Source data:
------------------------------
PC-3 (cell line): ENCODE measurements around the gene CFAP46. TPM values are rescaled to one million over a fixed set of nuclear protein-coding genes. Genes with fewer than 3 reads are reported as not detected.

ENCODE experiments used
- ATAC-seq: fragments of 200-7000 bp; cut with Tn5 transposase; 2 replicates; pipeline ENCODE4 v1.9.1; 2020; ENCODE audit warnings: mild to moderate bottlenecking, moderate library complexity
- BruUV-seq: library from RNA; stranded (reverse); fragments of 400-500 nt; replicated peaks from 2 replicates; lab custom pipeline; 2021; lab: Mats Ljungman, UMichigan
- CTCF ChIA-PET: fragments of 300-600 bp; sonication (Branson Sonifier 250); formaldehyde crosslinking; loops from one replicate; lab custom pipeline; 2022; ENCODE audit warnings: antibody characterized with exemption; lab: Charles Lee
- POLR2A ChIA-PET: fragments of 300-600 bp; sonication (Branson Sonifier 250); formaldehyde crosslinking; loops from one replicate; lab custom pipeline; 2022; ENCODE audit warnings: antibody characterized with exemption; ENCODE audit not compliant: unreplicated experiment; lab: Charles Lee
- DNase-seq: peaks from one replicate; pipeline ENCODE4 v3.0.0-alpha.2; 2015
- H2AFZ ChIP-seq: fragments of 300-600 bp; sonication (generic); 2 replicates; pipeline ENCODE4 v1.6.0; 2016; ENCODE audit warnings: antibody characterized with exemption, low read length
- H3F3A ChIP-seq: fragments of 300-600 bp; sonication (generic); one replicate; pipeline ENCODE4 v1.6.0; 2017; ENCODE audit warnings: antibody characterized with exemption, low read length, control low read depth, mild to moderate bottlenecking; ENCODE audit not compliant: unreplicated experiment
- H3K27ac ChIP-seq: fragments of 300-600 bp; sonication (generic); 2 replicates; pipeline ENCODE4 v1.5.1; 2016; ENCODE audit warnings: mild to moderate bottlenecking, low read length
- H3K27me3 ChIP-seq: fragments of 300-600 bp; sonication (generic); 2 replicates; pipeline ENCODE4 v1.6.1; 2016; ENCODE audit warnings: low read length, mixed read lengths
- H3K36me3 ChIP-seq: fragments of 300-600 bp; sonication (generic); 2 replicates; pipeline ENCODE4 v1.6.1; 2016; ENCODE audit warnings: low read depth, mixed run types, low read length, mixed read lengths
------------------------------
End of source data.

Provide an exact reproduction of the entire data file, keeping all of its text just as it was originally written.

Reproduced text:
PC-3 (cell line): ENCODE measurements around the gene CFAP46. TPM values are rescaled to one million over a fixed set of nuclear protein-coding genes. Genes with fewer than 3 reads are reported as not detected.

ENCODE experiments used
- ATAC-seq: fragments of 200-7000 bp; cut with Tn5 transposase; 2 replicates; pipeline ENCODE4 v1.9.1; 2020; ENCODE audit warnings: mild to moderate bottlenecking, moderate library complexity
- BruUV-seq: library from RNA; stranded (reverse); fragments of 400-500 nt; replicated peaks from 2 replicates; lab custom pipeline; 2021; lab: Mats Ljungman, UMichigan
- CTCF ChIA-PET: fragments of 300-600 bp; sonication (Branson Sonifier 250); formaldehyde crosslinking; loops from one replicate; lab custom pipeline; 2022; ENCODE audit warnings: antibody characterized with exemption; lab: Charles Lee
- POLR2A ChIA-PET: fragments of 300-600 bp; sonication (Branson Sonifier 250); formaldehyde crosslinking; loops from one replicate; lab custom pipeline; 2022; ENCODE audit warnings: antibody characterized with exemption; ENCODE audit not compliant: unreplicated experiment; lab: Charles Lee
- DNase-seq: peaks from one replicate; pipeline ENCODE4 v3.0.0-alpha.2; 2015
- H2AFZ ChIP-seq: fragments of 300-600 bp; sonication (generic); 2 replicates; pipeline ENCODE4 v1.6.0; 2016; ENCODE audit warnings: antibody characterized with exemption, low read length
- H3F3A ChIP-seq: fragments of 300-600 bp; sonication (generic); one replicate; pipeline ENCODE4 v1.6.0; 2017; ENCODE audit warnings: antibody characterized with exemption, low read length, control low read depth, mild to moderate bottlenecking; ENCODE audit not compliant: unreplicated experiment
- H3K27ac ChIP-seq: fragments of 300-600 bp; sonication (generic); 2 replicates; pipeline ENCODE4 v1.5.1; 2016; ENCODE audit warnings: mild to moderate bottlenecking, low read length
- H3K27me3 ChIP-seq: fragments of 300-600 bp; sonication (generic); 2 replicates; pipeline ENCODE4 v1.6.1; 2016; ENCODE audit warnings: low read length, mixed read lengths
- H3K36me3 ChIP-seq: fragments of 300-600 bp; sonication (generic); 2 replicates; pipeline ENCODE4 v1.6.1; 2016; ENCODE audit warnings: low read depth, mixed run types, low read length, mixed read lengths